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Sunday September 24th, 2023

Fitch downgrades Sri Lanka DDR bonds to ‘Default’, rupee rating to ‘RD’

ECONOMYNEXT – Fitch Ratings said it has downgraded the rating on several bonds involved in a domestic debt restructuring to default, while the long-term local currency rating was downgraded to ‘Restricted Default’.

“The ratings on its local-currency bonds tendered in the domestic debt exchange have been downgraded to ‘D’ from ‘C’ while its other four local-currency bonds not tendered in the domestic debt exchange have been affirmed at ‘C’,” the rating agency said.

Fitch downgraded Sri Lanka’s foreign currency rating to restricted default when the country defaulted on its sovereign and bilateral creditors last year.

The full statement is reproduced below:

Fitch Downgrades Sri Lanka’s Long-Term Local-Currency IDR to ‘RD’

Thu 14 Sep, 2023 – 2:08 PM ET

Fitch Ratings – Hong Kong – 14 Sep 2023: Fitch Ratings has downgraded Sri Lanka’s Long-Term Local-Currency (LTLFC) Issuer Default Rating (IDR) to ‘RD’ (Restricted Default) from ‘C’.

The ratings on its local-currency bonds tendered in the domestic debt exchange have been downgraded to ‘D’ from ‘C’ while its other four local-currency bonds not tendered in the domestic debt exchange have been affirmed at ‘C’.

The Long-Term Foreign-Currency (LTFC) IDR has been affirmed at ‘RD’, and the ratings on Sri Lanka’s foreign-currency bonds have been affirmed at ‘D’.

All issue ratings have subsequently been withdrawn.

Fitch typically does not assign Outlooks to sovereigns with a rating of ‘CCC+’ or below.

A full list of rating actions is detailed below.

Fitch has withdrawn the issue ratings of Sri Lanka’s foreign and local-currency bonds as these are no longer considered to be relevant to the agency’s coverage.

Distressed Debt Exchange: The downgrade of Sri Lanka’s LTLC IDR reflects the partial completion of an exchange of Sri Lanka’s T-bonds on 14 September as part of a broader domestic debt optimisation (DDO) launched in July 2023. The DDO also includes conversion of T-bills held by the Central Bank of Sri Lanka (CBSL) into treasury bonds (T-bonds), which has not yet been completed.

In Fitch’s view, the exchange of T-bonds constitutes a distressed debt exchange (DDE) under the agency’s criteria, given that the maturity extension of the tendered bonds represents a material reduction in terms versus the original contractual terms, and given that the exchange is needed to avoid a traditional payment default.

Reduction in Terms: Eligible bonds for which tenders were received and accepted have been exchanged into 12 new instruments of equal size and the same aggregate principal amount, maturing between 2027 and 2038. Accepted tenders reached about 37% of the outstanding principal amount of eligible bonds outstanding as of 28 June 2023. Accepted tenders were predominantly by superannuation funds, which will face higher tax rates on income from T-bonds if they did not meet a participation threshold.

Local-Currency Debt Service Continuing: Fitch believes that Sri Lanka has continued to service the T-bonds throughout the DDO process, and that T-bonds not tendered in the exchange will continue to be serviced as per their original terms, including but not limited to the entirety of the 12 series of T-bonds (out of 61 eligible series) for which no valid tenders were received. Four of these 12 series were rated by Fitch and were affirmed at ‘C’ prior to withdrawal.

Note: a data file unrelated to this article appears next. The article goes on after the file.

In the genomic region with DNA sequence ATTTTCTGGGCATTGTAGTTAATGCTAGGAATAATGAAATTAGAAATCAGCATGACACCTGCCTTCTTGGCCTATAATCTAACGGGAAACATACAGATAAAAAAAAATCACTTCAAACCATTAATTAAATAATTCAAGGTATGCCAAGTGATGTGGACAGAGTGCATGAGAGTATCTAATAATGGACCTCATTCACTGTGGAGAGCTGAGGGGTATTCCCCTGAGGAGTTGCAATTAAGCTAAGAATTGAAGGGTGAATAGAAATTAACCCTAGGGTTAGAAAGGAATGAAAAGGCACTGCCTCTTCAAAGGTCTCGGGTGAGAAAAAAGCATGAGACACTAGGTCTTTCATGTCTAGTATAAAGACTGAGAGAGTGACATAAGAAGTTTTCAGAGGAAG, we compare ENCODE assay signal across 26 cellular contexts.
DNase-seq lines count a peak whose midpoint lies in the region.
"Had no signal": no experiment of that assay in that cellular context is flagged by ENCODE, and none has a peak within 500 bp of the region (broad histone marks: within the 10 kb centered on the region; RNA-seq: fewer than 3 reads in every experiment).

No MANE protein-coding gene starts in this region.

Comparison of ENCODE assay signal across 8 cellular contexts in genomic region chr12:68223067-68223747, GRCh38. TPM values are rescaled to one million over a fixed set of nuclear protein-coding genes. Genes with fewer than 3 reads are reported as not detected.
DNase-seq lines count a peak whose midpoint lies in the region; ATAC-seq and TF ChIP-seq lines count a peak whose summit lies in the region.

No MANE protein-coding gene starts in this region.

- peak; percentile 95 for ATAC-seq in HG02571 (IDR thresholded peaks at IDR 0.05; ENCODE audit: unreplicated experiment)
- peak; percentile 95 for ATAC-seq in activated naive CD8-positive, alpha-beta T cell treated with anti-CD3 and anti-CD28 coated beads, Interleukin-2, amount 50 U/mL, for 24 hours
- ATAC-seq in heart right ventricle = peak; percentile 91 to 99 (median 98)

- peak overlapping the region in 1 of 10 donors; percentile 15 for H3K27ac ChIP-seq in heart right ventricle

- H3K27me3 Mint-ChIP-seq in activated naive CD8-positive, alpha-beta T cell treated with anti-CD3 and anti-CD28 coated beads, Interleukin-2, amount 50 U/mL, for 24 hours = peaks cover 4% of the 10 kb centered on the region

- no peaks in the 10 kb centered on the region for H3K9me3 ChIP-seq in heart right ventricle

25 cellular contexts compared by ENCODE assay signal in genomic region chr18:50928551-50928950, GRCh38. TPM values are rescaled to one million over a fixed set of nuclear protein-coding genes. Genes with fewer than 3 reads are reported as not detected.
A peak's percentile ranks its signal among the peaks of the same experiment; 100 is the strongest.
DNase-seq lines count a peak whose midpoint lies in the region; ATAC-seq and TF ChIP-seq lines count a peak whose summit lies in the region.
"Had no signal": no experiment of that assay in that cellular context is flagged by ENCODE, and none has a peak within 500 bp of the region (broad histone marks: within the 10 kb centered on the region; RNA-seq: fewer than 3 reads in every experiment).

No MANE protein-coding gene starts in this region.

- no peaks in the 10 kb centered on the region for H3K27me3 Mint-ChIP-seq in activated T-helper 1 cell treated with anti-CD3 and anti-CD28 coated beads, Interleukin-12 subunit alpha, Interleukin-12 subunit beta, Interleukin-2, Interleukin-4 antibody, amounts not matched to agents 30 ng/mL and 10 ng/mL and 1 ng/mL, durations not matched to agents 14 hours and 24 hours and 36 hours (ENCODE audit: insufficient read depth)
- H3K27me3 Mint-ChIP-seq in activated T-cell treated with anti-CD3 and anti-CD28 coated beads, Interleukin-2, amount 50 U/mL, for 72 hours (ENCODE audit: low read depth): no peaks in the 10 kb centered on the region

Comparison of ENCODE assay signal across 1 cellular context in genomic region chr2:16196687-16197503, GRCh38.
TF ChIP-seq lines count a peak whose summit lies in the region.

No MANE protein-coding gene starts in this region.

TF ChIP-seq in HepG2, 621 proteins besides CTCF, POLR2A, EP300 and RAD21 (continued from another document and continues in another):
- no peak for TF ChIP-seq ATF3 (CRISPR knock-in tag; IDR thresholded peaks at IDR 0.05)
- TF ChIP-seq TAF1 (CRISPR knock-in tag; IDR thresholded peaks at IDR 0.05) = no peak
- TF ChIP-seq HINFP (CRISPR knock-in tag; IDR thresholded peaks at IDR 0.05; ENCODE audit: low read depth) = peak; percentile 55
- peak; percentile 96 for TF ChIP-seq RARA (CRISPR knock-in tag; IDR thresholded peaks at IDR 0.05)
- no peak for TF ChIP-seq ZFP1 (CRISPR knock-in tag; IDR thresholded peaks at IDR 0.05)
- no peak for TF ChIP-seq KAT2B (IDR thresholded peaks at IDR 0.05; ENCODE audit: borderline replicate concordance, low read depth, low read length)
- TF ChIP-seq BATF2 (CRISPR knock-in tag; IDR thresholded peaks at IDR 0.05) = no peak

Local-Currency Restructuring Incomplete: Under Fitch’s rating criteria, the LTLC IDR will remain in ‘RD’ until the debt exchange is completed in its entirety. Fitch deems the process incomplete, as the exchange of T-bills held by CBSL is still pending. Fitch regards the T-bills as public debt securities, and they are also held by private investors.

Foreign-Currency IDR in Default: The sovereign remains in default on foreign-currency obligations and has initiated a debt restructuring with official and private external creditors. The Ministry of Finance had issued a statement on 12 April 2022 that it had suspended normal debt servicing of several categories of external debt, including bonds issued in international capital markets, foreign currency-denominated loans and credit facilities with commercial banks and institutional lenders.

ESG – Governance: Sri Lanka has an ESG Relevance Score of ‘5’ for Political Stability and Rights as well as for the Rule of Law, Institutional and Regulatory Quality and Control of Corruption. These scores reflect the high weight that the World Bank Governance Indicators (WBGI) have in our proprietary Sovereign Rating Model (SRM). Sri Lanka has a medium WBGI ranking in the 45th percentile, reflecting a recent record of peaceful political transitions, a moderate level of rights for participation in the political process, moderate institutional capacity, established rule of law and a moderate level of corruption.

ESG – Creditor Rights: Sri Lanka has an ESG Relevance Score of ‘5’ for Creditor Rights, as willingness to service and repay debt is highly relevant to the rating and is a key rating driver with a high weight. The affirmation of Sri Lanka’s LTFC IDR at ‘RD’ and downgrade of LTLC IDR to ‘RD’ reflect a default event.


Factors that Could, Individually or Collectively, Lead to Negative Rating Action/Downgrade

– The Long-Term IDRs are at the lowest level, and cannot be downgraded further

– The Short-Term Local-Currency IDR will be downgraded to ‘RD’ on the completion of the exchange of T-bills

Factors that Could, Individually or Collectively, Lead to Positive Rating Action/Upgrade

– Following completion of the debt exchange with CBSL, Fitch will assign Sri Lanka’s LTLC IDR based on a forward-looking assessment of its willingness and capacity to honour its local-currency debt